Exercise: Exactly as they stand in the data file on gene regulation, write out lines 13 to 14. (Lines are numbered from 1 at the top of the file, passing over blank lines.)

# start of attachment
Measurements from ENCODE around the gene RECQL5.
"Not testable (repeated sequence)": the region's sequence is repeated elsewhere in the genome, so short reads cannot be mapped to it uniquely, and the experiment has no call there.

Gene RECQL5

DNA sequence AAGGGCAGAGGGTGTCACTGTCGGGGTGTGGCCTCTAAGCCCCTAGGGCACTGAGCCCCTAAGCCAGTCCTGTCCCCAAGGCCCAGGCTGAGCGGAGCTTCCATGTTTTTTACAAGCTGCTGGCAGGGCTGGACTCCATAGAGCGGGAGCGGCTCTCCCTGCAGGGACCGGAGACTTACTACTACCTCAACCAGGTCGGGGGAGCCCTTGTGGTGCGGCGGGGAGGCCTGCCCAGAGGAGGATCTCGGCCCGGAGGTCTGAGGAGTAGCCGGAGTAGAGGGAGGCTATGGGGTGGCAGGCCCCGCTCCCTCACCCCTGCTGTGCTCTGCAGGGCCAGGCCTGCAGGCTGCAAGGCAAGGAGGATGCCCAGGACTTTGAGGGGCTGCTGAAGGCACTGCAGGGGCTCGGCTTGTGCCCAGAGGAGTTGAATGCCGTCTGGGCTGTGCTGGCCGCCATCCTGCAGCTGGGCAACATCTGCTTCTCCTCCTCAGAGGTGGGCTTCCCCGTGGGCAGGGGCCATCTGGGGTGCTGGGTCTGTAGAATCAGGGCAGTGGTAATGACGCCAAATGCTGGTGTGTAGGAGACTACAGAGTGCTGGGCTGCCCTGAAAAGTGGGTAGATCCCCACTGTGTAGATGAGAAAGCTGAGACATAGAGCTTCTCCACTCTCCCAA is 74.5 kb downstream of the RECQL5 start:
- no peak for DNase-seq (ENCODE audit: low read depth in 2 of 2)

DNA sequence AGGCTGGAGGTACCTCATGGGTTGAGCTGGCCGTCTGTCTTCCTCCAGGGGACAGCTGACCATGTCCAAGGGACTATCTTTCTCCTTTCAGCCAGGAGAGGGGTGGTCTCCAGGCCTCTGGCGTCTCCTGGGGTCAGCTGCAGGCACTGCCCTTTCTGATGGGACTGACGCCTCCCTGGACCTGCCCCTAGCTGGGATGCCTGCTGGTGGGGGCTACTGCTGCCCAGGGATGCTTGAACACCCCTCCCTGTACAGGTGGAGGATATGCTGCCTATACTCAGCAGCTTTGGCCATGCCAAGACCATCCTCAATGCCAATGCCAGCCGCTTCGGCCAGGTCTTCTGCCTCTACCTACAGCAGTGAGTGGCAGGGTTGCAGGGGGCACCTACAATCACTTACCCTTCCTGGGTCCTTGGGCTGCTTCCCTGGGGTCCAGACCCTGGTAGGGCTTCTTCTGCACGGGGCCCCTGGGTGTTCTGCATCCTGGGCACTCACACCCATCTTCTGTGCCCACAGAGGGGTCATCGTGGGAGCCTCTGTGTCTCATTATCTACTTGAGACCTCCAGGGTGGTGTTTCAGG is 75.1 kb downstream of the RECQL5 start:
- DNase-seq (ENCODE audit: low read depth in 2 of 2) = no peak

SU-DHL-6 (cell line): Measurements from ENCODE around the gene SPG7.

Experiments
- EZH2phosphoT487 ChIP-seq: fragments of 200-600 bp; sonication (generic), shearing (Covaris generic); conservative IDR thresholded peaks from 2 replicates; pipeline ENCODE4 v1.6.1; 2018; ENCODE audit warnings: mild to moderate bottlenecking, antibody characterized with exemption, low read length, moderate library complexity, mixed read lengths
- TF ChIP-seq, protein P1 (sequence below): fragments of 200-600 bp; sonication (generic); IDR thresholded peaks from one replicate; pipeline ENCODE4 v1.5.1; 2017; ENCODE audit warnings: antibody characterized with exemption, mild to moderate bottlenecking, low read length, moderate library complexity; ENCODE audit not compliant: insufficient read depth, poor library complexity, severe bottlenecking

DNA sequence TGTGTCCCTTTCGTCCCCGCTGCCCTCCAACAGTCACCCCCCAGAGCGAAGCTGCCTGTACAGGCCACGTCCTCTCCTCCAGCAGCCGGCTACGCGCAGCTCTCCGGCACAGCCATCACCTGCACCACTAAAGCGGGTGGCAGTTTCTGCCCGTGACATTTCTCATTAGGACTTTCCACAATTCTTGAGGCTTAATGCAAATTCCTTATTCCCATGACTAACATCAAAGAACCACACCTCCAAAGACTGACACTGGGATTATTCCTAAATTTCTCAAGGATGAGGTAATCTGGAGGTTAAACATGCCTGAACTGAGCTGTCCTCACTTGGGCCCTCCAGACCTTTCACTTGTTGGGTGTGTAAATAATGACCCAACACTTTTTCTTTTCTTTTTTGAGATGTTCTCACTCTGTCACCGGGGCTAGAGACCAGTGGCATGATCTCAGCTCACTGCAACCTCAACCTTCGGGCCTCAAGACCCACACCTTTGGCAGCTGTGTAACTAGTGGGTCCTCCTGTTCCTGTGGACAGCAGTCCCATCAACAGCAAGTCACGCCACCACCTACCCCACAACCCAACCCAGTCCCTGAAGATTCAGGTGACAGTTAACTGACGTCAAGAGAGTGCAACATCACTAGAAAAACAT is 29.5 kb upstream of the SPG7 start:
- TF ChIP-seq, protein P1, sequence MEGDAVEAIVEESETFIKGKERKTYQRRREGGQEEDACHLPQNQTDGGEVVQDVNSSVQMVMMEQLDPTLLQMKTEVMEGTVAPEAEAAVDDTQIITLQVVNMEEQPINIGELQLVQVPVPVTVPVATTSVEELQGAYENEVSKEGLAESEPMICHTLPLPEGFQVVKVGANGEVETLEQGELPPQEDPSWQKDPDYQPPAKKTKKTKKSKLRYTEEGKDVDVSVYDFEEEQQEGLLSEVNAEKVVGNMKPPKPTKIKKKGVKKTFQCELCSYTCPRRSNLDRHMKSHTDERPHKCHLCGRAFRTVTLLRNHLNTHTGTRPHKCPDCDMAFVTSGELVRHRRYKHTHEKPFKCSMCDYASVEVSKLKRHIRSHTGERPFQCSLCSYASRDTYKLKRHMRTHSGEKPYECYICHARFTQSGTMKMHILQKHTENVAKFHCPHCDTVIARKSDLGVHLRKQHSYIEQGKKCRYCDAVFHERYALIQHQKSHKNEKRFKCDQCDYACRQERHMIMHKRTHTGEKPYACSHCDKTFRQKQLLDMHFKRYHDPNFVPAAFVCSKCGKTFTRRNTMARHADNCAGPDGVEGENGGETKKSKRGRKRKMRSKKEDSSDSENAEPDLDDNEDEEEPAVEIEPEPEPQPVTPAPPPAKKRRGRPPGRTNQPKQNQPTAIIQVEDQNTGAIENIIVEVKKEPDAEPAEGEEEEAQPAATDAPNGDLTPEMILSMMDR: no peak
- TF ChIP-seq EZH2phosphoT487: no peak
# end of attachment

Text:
- TF ChIP-seq, protein P1, sequence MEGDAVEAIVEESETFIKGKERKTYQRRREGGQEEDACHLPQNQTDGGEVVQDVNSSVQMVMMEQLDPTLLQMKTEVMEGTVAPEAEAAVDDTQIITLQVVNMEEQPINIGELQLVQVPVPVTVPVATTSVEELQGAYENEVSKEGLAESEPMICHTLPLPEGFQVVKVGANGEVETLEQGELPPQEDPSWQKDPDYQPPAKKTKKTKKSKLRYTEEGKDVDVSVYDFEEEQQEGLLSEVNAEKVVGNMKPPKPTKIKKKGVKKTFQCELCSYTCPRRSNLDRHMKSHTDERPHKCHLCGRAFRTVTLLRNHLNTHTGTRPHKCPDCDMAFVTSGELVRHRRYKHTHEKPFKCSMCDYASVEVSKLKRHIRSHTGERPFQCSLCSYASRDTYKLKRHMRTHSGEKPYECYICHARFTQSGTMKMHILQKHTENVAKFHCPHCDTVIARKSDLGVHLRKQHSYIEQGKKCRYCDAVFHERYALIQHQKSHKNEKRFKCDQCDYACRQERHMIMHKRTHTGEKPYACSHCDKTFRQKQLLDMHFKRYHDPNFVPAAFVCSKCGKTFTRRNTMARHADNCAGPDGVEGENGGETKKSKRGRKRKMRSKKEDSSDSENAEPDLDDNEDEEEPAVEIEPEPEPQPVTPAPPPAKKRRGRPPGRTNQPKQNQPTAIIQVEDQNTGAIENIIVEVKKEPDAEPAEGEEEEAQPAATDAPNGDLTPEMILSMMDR: no peak
- TF ChIP-seq EZH2phosphoT487: no peak